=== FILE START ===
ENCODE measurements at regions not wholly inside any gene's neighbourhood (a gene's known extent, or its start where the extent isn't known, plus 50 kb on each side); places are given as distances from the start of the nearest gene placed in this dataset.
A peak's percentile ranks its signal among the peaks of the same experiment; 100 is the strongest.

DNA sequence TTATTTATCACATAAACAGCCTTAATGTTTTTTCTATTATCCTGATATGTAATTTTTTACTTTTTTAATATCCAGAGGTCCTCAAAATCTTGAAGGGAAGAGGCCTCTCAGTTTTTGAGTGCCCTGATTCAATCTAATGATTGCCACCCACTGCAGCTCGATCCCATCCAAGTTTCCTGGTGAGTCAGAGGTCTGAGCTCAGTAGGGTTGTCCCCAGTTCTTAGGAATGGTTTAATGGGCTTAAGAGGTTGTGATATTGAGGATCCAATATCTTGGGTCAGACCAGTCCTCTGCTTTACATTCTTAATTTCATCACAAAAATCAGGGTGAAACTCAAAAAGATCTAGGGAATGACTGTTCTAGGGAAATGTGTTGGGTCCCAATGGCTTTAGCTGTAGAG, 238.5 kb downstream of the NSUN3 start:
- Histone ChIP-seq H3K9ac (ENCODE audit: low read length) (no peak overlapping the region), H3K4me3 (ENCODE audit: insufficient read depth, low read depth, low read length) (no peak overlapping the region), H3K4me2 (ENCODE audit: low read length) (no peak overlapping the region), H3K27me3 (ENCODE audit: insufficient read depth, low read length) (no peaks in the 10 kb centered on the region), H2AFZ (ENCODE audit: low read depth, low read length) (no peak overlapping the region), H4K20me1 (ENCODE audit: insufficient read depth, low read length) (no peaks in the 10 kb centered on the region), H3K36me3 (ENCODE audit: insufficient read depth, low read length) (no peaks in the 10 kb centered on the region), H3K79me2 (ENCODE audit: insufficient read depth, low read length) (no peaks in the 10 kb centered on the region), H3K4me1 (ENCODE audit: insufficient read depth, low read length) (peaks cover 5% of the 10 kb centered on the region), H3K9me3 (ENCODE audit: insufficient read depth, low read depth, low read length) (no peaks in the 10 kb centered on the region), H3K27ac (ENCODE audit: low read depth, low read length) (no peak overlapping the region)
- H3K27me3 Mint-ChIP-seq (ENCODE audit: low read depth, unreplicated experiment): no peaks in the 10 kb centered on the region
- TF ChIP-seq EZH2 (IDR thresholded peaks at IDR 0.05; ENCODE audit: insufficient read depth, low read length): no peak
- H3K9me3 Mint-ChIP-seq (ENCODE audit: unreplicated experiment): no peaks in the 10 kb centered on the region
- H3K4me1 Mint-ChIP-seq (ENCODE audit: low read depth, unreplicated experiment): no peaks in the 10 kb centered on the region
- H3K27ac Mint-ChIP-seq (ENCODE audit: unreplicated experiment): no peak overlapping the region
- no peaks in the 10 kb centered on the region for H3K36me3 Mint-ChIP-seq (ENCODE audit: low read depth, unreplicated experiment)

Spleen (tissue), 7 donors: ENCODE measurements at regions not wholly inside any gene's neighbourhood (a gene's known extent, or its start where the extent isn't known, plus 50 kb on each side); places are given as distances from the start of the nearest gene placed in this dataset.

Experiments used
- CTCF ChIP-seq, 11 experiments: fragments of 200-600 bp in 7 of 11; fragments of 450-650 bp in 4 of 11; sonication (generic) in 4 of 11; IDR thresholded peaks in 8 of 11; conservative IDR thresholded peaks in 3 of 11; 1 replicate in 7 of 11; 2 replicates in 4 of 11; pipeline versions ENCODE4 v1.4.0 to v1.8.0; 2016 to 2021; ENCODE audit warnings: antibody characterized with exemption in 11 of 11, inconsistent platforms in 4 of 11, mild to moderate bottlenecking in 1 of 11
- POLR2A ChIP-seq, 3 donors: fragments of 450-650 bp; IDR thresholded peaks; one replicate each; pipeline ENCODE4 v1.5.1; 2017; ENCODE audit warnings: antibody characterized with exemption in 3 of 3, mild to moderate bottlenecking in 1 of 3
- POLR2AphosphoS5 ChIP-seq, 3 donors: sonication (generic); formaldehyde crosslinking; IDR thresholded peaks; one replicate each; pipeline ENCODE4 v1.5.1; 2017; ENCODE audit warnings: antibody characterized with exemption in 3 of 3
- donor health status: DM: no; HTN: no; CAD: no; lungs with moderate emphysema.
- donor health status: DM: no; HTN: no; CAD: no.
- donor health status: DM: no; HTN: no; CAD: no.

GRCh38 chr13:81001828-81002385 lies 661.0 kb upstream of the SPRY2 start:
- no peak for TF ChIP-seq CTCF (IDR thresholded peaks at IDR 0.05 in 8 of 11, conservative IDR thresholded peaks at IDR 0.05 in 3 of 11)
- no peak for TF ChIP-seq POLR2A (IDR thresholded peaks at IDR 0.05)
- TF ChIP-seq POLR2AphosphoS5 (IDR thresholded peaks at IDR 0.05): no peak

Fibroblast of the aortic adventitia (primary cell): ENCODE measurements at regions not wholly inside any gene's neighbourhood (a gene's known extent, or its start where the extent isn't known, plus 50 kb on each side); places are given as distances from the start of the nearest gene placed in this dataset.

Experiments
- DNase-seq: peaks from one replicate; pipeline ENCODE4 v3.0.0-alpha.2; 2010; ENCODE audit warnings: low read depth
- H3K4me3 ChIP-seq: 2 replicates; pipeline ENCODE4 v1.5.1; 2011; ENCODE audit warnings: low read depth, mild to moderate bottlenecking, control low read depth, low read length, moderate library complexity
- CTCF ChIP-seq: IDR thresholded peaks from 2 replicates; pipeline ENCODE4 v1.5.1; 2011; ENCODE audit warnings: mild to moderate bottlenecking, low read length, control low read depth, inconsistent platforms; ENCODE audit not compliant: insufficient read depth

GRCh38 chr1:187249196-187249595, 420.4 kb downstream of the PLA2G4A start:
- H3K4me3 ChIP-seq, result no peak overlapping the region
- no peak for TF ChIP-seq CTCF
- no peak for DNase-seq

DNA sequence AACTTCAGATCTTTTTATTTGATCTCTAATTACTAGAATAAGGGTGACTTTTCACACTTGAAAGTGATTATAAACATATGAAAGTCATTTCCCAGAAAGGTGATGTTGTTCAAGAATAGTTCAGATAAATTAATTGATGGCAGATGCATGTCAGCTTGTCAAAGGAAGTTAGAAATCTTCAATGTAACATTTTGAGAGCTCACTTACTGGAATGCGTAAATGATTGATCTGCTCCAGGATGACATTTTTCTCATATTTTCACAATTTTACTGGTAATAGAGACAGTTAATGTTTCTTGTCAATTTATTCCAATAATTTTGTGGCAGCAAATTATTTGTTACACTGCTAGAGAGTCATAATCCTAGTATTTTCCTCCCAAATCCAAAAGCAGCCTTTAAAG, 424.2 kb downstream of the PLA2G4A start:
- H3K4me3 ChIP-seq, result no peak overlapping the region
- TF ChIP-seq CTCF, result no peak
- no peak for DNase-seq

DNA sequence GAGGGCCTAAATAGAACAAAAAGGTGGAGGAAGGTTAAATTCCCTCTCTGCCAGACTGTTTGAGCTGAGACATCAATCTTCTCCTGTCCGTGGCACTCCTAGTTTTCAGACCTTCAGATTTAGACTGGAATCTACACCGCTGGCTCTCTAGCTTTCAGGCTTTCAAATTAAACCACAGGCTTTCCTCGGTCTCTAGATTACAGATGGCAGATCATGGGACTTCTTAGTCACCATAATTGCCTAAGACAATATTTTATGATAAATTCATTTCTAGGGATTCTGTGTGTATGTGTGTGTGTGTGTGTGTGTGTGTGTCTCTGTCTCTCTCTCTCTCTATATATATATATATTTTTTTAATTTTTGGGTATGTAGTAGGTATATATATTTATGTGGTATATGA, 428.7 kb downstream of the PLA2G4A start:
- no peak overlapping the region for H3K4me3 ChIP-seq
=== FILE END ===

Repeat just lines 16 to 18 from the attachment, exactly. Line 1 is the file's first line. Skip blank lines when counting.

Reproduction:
- donor health status: DM: no; HTN: no; CAD: no; lungs with moderate emphysema.
- donor health status: DM: no; HTN: no; CAD: no.
- donor health status: DM: no; HTN: no; CAD: no.